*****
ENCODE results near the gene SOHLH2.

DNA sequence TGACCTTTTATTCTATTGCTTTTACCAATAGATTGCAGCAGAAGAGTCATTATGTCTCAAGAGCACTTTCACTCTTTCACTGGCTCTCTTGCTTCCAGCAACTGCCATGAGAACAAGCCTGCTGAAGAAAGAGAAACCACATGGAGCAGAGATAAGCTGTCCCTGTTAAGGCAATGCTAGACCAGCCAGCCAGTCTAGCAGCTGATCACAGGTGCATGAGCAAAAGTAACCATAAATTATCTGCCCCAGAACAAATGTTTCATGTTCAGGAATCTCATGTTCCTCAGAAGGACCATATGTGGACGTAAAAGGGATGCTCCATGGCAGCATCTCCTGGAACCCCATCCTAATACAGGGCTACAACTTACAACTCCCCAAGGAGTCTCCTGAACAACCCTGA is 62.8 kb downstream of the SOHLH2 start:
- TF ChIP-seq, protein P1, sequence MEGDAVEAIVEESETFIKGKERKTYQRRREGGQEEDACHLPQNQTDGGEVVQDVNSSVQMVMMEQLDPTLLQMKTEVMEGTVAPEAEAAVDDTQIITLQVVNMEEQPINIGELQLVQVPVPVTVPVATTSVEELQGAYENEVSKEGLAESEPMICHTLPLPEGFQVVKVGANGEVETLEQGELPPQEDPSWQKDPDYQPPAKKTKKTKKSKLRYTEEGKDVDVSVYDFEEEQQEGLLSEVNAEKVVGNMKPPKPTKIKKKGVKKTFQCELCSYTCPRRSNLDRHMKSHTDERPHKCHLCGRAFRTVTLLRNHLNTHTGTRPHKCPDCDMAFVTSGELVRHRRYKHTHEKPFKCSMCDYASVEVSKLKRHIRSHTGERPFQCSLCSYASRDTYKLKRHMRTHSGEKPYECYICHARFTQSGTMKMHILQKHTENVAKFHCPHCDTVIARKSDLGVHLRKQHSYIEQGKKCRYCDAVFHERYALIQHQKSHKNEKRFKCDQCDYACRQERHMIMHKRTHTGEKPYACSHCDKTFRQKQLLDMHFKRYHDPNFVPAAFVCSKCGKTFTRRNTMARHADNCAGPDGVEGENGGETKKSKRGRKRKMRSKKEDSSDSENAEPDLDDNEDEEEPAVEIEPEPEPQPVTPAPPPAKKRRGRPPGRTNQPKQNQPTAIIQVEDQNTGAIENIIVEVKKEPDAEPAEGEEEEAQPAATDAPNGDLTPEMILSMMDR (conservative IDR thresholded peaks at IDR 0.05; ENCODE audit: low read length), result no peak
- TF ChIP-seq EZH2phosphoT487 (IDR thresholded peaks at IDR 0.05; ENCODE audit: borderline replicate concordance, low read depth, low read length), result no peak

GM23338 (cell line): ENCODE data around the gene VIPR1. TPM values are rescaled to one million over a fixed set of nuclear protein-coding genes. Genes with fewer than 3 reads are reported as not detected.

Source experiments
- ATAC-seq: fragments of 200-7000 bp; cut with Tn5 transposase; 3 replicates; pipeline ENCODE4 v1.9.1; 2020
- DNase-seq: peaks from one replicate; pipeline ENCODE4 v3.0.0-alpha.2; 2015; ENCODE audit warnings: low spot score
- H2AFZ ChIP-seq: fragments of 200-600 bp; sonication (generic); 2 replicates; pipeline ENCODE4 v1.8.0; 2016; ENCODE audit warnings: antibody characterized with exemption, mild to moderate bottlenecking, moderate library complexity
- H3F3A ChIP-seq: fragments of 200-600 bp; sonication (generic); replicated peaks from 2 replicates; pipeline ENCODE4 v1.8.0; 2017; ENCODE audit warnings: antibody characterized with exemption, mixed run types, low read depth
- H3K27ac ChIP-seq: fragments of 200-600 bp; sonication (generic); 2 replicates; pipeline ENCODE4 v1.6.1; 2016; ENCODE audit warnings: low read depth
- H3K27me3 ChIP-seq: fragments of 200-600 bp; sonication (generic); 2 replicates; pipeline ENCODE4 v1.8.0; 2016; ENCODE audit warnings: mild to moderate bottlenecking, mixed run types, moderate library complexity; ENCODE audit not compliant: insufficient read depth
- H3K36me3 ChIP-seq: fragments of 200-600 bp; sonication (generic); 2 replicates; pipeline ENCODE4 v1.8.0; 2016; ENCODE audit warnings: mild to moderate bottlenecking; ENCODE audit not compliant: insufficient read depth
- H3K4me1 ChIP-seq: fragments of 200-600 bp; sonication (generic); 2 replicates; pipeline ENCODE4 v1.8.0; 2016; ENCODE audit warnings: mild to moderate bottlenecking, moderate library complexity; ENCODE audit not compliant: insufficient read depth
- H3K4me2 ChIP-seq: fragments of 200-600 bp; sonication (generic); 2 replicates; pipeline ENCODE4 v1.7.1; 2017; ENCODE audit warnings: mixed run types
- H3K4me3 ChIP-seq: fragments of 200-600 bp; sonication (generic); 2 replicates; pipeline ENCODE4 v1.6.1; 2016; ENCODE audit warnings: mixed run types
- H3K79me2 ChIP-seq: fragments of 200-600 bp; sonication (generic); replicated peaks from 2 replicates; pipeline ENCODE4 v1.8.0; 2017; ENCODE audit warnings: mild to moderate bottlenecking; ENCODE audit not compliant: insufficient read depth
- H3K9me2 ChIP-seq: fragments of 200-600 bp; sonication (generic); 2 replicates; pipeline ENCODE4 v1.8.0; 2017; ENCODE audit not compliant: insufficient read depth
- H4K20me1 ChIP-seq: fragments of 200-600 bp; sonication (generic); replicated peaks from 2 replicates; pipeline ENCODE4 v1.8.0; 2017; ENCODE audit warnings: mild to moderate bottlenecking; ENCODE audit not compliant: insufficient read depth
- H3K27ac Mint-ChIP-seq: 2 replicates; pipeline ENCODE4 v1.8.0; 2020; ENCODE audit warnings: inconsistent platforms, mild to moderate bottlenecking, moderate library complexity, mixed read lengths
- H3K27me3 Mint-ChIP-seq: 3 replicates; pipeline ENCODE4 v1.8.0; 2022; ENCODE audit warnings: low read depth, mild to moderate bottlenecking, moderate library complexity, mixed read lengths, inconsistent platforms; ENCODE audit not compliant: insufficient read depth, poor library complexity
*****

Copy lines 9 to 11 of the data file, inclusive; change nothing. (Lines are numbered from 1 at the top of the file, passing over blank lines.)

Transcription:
- H2AFZ ChIP-seq: fragments of 200-600 bp; sonication (generic); 2 replicates; pipeline ENCODE4 v1.8.0; 2016; ENCODE audit warnings: antibody characterized with exemption, mild to moderate bottlenecking, moderate library complexity
- H3F3A ChIP-seq: fragments of 200-600 bp; sonication (generic); replicated peaks from 2 replicates; pipeline ENCODE4 v1.8.0; 2017; ENCODE audit warnings: antibody characterized with exemption, mixed run types, low read depth
- H3K27ac ChIP-seq: fragments of 200-600 bp; sonication (generic); 2 replicates; pipeline ENCODE4 v1.6.1; 2016; ENCODE audit warnings: low read depth